Capital Markets, Ownership and Distance
This paper uses a new data-set to examine how internal capital markets and foreignownership affect investment. Our data allow us to compare investment behaviour of listedsubsidiaries with stand-alone firms while controlling for investment opportunities of parentand subsidiary firms. We evaluate how the size of ownership and the geographical proximityof majority owners to their subsidiaries affect firm investment efficiency. We find that theinvestment of subsidiaries is more sensitive to investment opportunities than that of standalonefirms and falls when investment opportunities of parent firms improve. This suggeststhat there are internal capital markets that reallocate funds towards units with betterinvestment opportunities. We find that investment allocation is most efficient where parentshave modest ownership stakes and are distant from their subsidiaries and when subsidiariesoperate in well developed financial markets. These results indicate that influence costsimposed by dominant parents may outweigh their potential informational benefits, especiallywhen subsidiaries are located in countries with weaker financial development.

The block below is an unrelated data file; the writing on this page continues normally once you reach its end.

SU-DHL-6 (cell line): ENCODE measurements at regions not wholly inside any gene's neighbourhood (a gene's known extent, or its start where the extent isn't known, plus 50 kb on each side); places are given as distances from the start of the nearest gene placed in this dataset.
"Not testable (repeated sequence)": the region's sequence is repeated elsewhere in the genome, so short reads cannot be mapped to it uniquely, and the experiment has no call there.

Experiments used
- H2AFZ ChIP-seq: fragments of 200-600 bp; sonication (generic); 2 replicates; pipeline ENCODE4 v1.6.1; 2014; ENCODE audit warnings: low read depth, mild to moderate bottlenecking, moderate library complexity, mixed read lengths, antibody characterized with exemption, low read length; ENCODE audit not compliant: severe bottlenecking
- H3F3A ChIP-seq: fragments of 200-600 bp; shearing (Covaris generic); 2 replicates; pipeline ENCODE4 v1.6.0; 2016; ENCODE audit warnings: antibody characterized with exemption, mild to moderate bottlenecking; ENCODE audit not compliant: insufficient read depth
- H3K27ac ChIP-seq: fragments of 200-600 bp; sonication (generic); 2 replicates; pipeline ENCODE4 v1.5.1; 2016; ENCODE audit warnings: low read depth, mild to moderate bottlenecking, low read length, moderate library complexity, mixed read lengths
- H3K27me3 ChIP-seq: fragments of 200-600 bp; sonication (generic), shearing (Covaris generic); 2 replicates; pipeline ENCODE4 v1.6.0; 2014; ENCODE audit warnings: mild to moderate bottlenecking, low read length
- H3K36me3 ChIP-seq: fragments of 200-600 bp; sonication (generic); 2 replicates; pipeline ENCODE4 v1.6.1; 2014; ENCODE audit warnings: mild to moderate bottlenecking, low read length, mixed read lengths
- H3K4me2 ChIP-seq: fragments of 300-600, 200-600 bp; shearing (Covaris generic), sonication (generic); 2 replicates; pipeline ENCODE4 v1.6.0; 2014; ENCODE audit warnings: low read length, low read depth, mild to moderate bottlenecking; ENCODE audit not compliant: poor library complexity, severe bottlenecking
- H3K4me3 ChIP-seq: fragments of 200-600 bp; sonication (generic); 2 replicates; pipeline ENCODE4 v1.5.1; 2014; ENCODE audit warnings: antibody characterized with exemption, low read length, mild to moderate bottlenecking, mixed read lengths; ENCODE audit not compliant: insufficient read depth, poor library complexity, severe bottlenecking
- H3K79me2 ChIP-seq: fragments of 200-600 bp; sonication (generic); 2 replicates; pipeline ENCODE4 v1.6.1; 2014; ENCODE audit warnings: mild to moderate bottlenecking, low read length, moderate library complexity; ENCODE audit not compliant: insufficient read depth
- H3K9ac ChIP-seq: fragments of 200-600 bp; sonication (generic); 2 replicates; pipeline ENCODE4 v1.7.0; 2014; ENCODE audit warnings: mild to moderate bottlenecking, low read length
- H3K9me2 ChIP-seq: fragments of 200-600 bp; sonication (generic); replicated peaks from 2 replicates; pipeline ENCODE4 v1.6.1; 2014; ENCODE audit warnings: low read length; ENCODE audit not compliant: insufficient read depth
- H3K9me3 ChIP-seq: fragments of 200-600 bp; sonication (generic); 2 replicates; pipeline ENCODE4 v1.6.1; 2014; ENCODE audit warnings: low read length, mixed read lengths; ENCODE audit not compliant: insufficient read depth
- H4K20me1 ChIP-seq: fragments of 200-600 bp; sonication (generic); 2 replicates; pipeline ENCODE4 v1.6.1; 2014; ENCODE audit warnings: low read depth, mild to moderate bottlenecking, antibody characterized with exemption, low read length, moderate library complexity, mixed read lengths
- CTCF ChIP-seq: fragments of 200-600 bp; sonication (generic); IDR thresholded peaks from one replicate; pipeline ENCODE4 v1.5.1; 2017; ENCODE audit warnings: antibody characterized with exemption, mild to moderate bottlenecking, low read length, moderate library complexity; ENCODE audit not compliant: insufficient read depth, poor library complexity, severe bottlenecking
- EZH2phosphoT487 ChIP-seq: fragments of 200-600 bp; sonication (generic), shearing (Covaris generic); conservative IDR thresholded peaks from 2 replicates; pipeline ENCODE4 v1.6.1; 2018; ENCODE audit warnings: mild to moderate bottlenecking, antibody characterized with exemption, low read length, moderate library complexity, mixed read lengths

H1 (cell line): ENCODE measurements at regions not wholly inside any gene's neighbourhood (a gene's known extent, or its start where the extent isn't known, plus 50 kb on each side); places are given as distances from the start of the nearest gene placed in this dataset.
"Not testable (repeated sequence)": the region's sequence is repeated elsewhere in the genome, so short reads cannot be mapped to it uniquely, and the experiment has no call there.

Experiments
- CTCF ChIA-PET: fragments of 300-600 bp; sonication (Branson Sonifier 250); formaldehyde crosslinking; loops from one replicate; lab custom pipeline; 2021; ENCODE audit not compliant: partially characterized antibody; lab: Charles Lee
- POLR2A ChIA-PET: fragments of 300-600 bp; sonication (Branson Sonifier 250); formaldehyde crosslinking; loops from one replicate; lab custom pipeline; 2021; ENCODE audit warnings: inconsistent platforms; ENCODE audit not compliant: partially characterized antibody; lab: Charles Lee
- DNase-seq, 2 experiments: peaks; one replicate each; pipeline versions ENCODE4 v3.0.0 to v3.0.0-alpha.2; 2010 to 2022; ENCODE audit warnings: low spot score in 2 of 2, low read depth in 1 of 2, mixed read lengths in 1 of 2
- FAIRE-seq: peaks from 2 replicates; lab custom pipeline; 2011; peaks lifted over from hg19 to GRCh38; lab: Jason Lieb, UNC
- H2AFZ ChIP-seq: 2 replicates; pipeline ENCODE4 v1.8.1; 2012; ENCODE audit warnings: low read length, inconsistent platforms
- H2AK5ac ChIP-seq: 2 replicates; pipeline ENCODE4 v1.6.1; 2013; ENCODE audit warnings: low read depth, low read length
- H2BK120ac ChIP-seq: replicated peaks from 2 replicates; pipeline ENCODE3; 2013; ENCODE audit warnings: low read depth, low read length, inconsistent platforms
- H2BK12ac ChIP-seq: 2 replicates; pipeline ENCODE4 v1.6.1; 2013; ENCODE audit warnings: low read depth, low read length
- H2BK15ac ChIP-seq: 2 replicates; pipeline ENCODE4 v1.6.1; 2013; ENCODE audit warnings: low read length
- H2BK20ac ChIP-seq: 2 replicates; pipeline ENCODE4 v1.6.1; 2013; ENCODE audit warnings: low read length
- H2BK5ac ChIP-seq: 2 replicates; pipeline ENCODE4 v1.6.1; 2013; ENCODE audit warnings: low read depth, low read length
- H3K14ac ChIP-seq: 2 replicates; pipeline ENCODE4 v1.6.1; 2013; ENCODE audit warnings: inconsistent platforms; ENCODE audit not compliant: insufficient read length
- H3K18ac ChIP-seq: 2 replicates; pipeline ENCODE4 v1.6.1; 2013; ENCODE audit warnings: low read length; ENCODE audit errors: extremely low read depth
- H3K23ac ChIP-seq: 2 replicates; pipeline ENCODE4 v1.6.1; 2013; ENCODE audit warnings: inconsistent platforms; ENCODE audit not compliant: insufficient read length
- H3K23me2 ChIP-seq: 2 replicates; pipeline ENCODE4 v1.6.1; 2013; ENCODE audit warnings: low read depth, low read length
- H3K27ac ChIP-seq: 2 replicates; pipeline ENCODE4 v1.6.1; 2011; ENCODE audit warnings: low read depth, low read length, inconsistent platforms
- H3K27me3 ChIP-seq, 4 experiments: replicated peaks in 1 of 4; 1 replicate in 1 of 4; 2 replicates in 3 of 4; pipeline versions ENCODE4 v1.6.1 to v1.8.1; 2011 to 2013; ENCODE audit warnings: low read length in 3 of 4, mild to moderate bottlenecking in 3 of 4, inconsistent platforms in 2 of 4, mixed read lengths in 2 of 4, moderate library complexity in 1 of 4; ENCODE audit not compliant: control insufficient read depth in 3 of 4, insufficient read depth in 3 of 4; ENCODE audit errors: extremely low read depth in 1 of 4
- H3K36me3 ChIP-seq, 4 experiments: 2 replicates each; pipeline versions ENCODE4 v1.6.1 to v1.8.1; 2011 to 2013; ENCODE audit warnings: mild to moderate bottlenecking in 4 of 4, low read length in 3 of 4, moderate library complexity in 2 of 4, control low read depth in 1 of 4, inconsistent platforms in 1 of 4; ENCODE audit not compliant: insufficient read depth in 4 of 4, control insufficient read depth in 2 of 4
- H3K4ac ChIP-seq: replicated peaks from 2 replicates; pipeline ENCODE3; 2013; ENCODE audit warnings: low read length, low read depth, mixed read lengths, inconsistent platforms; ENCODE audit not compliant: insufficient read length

|Year of publication:||
|Authors:||Carlin, Wendy ; Charlton, Andrew ; Mayer, Colin|
Centre for Economic Performance
|Type of publication:||Other|
Carlin, Wendy, Charlton, Andrew and Mayer, Colin (2006) Capital Markets, Ownership and Distance. Centre for Economic Performance, London School of Economics and Political Science.